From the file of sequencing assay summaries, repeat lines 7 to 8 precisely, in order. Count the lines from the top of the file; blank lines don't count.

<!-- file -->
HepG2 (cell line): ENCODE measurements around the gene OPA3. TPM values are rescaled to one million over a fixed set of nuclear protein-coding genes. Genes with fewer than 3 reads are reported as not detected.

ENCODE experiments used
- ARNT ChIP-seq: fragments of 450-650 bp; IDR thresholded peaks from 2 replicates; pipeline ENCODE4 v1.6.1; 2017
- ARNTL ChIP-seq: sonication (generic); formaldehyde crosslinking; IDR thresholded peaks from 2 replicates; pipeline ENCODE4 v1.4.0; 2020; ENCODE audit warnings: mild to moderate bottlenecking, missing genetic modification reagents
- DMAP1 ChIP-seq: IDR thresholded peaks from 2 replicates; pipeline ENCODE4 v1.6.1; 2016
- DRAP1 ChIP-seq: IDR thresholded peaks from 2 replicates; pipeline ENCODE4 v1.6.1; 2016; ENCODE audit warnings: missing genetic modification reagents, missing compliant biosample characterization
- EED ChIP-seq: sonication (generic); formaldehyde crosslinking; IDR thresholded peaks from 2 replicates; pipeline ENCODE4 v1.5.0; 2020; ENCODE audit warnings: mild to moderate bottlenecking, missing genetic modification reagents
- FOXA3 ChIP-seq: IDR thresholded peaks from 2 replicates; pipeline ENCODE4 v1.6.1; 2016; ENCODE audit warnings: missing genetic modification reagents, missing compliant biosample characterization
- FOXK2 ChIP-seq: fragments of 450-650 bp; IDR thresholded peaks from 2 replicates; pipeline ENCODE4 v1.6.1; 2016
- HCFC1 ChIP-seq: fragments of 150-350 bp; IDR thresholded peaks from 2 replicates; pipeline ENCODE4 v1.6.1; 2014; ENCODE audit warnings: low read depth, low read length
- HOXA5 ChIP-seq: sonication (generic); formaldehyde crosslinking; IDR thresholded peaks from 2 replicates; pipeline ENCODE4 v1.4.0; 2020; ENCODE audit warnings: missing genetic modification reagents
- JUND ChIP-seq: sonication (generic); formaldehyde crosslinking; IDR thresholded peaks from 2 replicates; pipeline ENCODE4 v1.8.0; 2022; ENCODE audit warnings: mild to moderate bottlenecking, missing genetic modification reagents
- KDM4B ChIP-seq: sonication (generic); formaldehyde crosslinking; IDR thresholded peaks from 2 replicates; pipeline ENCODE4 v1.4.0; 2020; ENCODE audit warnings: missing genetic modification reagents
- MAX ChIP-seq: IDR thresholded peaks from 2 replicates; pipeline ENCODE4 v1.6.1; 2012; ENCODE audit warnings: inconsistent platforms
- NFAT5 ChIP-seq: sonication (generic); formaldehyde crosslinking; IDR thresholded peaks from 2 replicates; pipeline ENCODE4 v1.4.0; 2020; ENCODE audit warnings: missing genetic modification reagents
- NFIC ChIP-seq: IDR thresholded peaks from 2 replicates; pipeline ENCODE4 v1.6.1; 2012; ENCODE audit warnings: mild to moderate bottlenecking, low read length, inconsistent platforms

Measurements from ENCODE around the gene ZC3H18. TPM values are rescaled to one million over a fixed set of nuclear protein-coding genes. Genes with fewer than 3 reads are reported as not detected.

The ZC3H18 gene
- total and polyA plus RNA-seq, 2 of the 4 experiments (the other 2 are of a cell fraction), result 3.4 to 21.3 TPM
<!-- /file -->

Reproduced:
- EED ChIP-seq: sonication (generic); formaldehyde crosslinking; IDR thresholded peaks from 2 replicates; pipeline ENCODE4 v1.5.0; 2020; ENCODE audit warnings: mild to moderate bottlenecking, missing genetic modification reagents
- FOXA3 ChIP-seq: IDR thresholded peaks from 2 replicates; pipeline ENCODE4 v1.6.1; 2016; ENCODE audit warnings: missing genetic modification reagents, missing compliant biosample characterization